A Narrative Review of Morquio Syndrome: Mucopolysaccharidosis (MPS) Type IV
Andrew C.W. Robart1, *, Abbey F. J. Alexander2, Adil Al-Mehiawi1, Ismael Abuallut4, Nir Shoham Hazon3
Identifiers and Pagination:Year: 2023
E-location ID: e187436412308150
Publisher ID: e187436412308150
Article History:Received Date: 24/12/2022
Revision Received Date: 30/05/2023
Acceptance Date: 02/06/2023
Electronic publication date: 13/10/2023
Collection year: 2023
open-access license: This is an open access article distributed under the terms of the Creative Commons Attribution 4.0 International Public License (CC-BY 4.0), a copy of which is available at: https://creativecommons.org/licenses/by/4.0/legalcode. This license permits unrestricted use, distribution, and reproduction in any medium, provided the original author and source are credited.
Morquio Syndrome or Mucopolysaccharidosis Type IV (MPS IV) is a rare inherited metabolic disorder characterized by the deficiency of certain lysosomal enzymes involved in the breakdown of mucopolysaccharides. The deficiency results in proteoglycan accumulation, particularly keratan sulfate in various tissues in the body. Morquio Syndrome is classified into two subtypes: Morquio A and Morquio B, which are distinguished by the specific enzyme deficiency involved, with Morquio A being more prevalent. Morquio Syndrome commonly affects the eyes with 46.7% of diagnosed patients experiencing ocular symptoms related to the disorder.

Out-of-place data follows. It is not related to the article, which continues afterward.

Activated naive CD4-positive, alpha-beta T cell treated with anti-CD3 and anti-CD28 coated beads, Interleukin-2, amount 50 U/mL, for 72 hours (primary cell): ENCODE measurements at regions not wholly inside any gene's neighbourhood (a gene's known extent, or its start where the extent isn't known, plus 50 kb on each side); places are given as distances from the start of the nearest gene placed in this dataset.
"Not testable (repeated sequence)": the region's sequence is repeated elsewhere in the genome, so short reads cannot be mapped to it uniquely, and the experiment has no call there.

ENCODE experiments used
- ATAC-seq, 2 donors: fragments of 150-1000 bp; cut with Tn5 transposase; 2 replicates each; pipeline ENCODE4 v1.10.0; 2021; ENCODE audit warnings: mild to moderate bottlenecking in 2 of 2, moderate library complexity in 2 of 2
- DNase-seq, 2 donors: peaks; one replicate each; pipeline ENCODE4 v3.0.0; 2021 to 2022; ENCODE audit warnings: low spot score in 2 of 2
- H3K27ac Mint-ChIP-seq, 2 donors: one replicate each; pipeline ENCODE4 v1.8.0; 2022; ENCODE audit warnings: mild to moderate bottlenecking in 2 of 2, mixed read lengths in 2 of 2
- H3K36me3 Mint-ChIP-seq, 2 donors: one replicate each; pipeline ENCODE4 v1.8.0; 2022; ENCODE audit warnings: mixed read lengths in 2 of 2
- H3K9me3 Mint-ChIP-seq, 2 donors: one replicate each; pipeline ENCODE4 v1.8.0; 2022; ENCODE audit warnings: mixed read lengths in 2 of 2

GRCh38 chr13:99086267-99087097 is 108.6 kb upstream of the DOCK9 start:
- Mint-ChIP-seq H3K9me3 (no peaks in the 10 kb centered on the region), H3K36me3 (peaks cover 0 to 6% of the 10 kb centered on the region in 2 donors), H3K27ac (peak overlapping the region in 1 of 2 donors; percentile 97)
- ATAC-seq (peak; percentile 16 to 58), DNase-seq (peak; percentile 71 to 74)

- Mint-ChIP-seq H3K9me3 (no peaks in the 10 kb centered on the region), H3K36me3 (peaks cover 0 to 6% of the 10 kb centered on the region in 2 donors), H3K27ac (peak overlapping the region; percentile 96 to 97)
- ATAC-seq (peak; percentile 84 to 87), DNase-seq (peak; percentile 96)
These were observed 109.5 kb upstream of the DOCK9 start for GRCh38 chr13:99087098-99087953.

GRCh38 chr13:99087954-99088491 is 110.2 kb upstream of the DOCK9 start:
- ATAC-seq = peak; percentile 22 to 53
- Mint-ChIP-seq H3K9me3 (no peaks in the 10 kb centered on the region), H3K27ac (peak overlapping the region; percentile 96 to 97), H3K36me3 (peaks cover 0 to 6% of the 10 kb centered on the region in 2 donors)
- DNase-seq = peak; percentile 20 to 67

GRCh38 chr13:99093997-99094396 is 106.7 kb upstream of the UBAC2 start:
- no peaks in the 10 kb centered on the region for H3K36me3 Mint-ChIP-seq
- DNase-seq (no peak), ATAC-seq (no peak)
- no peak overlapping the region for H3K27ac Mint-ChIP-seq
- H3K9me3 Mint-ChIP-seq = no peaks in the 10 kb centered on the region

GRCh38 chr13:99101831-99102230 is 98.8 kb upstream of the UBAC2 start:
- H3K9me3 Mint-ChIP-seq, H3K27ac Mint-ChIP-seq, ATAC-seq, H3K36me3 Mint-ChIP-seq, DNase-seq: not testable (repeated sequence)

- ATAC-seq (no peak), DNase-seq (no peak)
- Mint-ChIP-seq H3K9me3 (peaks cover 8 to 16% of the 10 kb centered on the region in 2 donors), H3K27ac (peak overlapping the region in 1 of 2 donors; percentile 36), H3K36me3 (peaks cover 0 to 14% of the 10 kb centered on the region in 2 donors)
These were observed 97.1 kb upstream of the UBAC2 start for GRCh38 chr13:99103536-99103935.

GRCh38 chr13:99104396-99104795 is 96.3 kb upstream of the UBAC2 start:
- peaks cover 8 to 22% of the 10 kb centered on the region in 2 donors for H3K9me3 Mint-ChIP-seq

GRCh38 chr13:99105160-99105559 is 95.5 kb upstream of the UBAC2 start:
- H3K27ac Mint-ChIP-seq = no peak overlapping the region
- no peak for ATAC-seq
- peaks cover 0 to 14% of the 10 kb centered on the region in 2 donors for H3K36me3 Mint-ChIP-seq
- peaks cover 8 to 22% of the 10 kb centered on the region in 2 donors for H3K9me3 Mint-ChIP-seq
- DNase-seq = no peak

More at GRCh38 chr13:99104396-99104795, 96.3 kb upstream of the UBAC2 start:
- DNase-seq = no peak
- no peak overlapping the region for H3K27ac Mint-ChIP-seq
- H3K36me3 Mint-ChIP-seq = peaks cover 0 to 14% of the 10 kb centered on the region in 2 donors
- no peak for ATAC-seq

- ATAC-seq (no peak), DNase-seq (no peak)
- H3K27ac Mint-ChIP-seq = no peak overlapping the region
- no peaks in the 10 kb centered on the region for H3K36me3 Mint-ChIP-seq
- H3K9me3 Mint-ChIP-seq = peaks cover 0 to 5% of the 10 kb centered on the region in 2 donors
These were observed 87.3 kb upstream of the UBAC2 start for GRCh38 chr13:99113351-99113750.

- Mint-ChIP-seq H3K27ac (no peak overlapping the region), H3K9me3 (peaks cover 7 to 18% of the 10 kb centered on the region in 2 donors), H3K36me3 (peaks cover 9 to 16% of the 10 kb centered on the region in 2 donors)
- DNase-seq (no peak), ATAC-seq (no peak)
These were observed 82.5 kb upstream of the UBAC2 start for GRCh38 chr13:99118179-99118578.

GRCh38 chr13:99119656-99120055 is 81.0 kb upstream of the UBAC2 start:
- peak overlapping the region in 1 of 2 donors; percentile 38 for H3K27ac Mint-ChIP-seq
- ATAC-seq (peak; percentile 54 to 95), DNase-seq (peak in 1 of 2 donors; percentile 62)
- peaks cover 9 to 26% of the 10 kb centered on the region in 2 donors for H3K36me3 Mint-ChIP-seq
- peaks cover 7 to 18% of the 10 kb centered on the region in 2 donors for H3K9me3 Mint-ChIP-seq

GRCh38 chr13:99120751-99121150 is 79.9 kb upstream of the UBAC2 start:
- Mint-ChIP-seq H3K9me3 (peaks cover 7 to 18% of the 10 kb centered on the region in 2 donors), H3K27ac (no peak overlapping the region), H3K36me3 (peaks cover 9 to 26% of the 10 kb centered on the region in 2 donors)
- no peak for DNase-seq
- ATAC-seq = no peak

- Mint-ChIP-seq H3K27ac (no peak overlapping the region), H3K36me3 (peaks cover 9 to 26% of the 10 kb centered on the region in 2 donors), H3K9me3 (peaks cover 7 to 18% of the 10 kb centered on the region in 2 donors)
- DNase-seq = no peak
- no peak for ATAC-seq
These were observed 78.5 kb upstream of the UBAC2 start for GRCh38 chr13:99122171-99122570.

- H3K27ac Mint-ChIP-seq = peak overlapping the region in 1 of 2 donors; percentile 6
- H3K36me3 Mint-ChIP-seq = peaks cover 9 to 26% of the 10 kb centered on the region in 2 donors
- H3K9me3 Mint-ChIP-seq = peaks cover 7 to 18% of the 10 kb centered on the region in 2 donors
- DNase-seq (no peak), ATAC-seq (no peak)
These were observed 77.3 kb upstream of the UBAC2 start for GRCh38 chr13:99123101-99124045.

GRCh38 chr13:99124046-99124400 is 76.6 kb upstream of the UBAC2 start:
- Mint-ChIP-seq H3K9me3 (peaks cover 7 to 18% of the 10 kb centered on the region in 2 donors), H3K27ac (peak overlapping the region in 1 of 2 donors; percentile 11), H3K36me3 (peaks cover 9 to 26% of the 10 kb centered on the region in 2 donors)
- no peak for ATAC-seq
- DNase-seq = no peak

To perform a comprehensive review of the existing literature and summarize the ophthalmological manifestations of Morquio Syndrome.
A methodical literature search was conducted, including papers with abstracts discussing ophthalmology or ocular pathology of “Mucopolysaccharidosis Type IV” or ” Morquio Syndrome.” Twelve relevant articles met the inclusion criteria and were included in the review. Seven of the articles consisted of case reports, collectively reporting on forty-one patients with Morquio Syndrome, primarily Morquio A. The outcome of the narrative review is an overview of the existing literature on ocular presentations of Morquio Syndrome and a summary of case report findings.
Forty-one different patients were identified from the included case reports, and forty patients were included as they presented with ocular pathology related to Morquio Syndrome. Corneal opacification was the most common presentation where twenty-seven patients had significant corneal opacification and seven patients had slight corneal opacification. Small, gray, spherical, dust-like opacities that dispersed among the stroma were most commonly seen in cases with corneal opacification. Other ocular presentations included decreased visual acuity, astigmatism, lens opacities, and glaucoma.
Morquio syndrome, a rare genetic disorder, exhibits multiple ocular symptoms, with corneal opacification being the most common. While most research has concentrated on Morquio A, the more severe subtype, there's limited information on Morquio B, highlighting a need for more comparative studies. As the syndrome remains incurable, exploring new treatment avenues and understanding the reasons behind these ocular manifestations can significantly improve the quality of life for Morquio patients.